The former hospital chaplain in me – and the queer in me – wants to remind everyone that there is NEVER a bad time to do a few things: 1. Update your Medical Power of Attorney and Advance directives 2. Share with someone you love what your wishes are if you were to face a need for extreme medical intervention and in the case of death.
If you become sick, do you know who has legal rights to make decisions about your health care if you can’t do it for yourself? If you are legally married – it’s your spouse, but if you want it to be someone else, you need to be prepared with a form to designate that. If you are single or not legally married – it may be your children or your parent or sibling – all depending on what your family is shaped like. (Do you know who your parent’s legal first next of kin is and do you think that’s what they want? Not a bad time to check in and have these conversations by phone, even if you don’t update paperwork.)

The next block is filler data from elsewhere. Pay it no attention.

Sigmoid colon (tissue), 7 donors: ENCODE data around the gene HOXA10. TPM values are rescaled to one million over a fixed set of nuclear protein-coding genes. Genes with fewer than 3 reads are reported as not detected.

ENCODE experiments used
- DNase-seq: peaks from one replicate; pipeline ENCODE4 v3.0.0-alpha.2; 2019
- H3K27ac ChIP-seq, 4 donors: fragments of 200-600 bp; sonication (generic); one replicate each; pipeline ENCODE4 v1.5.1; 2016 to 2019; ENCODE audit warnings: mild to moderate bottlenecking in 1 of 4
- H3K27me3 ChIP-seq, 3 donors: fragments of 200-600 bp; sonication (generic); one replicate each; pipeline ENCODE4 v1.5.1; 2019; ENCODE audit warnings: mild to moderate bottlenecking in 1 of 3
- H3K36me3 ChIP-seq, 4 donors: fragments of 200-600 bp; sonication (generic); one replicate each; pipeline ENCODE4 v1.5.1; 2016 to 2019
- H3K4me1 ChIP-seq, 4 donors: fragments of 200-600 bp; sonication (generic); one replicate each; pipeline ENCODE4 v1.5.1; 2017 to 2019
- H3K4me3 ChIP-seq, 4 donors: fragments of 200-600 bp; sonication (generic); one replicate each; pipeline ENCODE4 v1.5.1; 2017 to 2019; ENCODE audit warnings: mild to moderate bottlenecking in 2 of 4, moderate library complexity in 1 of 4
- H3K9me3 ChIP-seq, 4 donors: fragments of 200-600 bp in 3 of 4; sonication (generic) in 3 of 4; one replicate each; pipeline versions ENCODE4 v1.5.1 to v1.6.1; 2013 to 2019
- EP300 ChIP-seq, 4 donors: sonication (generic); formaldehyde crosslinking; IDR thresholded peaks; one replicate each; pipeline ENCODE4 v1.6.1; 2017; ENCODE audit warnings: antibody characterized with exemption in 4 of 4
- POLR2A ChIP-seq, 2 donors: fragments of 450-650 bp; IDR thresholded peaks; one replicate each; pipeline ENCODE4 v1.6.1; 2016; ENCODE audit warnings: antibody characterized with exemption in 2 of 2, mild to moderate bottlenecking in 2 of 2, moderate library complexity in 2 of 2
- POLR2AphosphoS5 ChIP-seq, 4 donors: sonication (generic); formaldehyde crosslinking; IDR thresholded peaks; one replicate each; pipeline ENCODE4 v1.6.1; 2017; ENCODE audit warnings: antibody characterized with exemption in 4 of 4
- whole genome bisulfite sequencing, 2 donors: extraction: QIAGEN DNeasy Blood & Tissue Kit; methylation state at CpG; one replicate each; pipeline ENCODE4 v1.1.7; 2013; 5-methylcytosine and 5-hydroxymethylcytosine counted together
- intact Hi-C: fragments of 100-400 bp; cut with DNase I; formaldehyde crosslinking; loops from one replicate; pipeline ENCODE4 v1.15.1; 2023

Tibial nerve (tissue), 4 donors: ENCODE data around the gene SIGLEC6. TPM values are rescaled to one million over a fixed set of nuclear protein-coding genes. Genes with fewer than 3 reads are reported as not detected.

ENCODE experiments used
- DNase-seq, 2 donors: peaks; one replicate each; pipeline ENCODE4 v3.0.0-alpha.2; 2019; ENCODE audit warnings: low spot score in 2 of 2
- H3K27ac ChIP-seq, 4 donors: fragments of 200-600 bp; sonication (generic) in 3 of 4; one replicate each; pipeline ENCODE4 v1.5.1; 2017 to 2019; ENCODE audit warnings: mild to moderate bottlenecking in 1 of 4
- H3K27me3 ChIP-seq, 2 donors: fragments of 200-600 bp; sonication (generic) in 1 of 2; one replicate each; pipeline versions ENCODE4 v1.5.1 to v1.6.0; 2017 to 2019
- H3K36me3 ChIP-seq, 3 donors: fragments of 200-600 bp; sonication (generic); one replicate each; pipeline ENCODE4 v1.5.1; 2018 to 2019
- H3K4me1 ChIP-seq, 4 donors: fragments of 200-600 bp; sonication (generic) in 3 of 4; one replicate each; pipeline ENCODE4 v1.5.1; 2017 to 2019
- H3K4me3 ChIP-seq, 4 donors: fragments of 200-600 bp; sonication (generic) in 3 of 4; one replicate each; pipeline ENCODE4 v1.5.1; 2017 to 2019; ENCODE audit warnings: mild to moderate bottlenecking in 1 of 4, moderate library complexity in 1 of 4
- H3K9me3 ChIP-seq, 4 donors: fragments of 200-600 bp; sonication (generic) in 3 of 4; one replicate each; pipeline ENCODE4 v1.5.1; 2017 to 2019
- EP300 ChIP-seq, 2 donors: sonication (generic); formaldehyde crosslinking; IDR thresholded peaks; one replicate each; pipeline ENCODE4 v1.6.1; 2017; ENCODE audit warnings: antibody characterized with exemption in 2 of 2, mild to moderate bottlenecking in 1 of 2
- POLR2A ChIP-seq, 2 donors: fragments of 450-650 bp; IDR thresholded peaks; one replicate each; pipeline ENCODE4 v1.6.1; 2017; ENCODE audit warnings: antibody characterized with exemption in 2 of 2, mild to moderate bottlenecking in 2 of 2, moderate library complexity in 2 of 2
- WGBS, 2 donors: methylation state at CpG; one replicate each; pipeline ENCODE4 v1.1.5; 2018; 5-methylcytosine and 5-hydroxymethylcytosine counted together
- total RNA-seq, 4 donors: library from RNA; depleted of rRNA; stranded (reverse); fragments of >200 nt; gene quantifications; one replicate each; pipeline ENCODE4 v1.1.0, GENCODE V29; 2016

Of course, on my mind especially is all my LGBTQIA family who may not want legal family showing up all of a sudden for end of life care or who may have a partner but not be married. But truly everyone should think through this. It’s ok if you want to designate someone different – even if, for instance, you and your spouse decide it needs to be someone else.
You can access the forms needed in your state here: https://www.aarp.org/caregiving/financial-legal/free-printable-advance-directives/.
A few things to note:
- Forms are different in each state. If you have one but moved, update yours.
- In most cases, you do not need a notary as long as you have two witnesses who are not your doctor, a relative, or the person you are designating to make decisions for you. Some states require the signature of that person and some don’t.